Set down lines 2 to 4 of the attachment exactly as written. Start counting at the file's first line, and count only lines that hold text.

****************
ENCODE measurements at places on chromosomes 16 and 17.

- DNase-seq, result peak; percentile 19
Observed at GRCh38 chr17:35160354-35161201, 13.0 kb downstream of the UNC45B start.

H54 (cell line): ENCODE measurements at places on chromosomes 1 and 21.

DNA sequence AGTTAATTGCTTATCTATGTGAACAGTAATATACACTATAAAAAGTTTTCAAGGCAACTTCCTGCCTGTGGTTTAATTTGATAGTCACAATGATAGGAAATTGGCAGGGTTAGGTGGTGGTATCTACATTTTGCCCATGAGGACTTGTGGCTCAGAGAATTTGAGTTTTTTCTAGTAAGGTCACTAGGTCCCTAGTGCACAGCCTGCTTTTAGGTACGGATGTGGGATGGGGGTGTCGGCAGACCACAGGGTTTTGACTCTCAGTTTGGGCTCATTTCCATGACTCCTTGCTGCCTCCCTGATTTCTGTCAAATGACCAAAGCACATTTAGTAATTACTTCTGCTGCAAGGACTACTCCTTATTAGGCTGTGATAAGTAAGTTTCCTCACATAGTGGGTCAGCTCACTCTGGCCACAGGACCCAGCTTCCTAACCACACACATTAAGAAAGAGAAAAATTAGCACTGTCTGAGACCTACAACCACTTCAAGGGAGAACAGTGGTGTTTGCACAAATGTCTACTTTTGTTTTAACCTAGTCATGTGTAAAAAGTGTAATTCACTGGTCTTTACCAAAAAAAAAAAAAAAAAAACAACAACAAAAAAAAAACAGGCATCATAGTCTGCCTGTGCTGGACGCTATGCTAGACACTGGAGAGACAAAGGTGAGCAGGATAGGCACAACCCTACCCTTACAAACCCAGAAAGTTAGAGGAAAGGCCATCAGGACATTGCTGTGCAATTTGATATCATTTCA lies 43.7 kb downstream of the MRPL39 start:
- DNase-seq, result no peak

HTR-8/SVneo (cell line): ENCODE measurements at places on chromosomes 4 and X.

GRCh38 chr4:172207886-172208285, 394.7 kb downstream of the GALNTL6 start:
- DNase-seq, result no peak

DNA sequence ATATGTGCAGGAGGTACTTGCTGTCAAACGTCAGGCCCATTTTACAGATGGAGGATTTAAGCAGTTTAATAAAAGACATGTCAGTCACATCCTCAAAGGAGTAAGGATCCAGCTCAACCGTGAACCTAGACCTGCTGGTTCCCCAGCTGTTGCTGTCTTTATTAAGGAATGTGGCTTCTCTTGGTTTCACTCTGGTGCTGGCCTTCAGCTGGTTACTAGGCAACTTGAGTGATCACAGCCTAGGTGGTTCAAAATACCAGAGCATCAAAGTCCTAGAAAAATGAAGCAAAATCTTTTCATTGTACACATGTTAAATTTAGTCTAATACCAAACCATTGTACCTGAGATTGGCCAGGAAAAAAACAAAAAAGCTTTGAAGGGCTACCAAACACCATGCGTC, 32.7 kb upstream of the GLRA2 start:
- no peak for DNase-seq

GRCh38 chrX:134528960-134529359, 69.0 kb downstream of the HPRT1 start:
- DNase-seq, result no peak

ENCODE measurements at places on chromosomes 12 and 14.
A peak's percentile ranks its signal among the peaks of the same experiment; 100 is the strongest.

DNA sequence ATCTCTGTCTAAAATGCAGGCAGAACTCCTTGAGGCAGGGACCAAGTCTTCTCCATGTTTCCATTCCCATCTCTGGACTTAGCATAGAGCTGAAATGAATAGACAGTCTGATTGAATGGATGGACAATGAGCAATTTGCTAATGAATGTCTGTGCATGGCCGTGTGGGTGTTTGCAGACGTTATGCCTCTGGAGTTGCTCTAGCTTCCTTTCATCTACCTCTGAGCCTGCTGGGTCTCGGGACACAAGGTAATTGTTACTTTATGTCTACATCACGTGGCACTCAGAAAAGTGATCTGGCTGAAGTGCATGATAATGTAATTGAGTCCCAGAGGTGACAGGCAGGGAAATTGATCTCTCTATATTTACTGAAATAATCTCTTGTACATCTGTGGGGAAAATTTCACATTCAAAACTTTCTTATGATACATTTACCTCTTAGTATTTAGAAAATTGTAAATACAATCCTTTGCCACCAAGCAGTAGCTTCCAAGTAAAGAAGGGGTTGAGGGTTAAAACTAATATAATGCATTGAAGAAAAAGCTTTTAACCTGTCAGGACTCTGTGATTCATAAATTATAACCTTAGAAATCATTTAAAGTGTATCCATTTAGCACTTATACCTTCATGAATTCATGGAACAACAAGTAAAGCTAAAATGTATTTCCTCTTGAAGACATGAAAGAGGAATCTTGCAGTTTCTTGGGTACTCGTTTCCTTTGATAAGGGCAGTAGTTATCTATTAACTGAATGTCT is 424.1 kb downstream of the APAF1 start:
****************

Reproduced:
- DNase-seq, result peak; percentile 19
Observed at GRCh38 chr17:35160354-35161201, 13.0 kb downstream of the UNC45B start.

H54 (cell line): ENCODE measurements at places on chromosomes 1 and 21.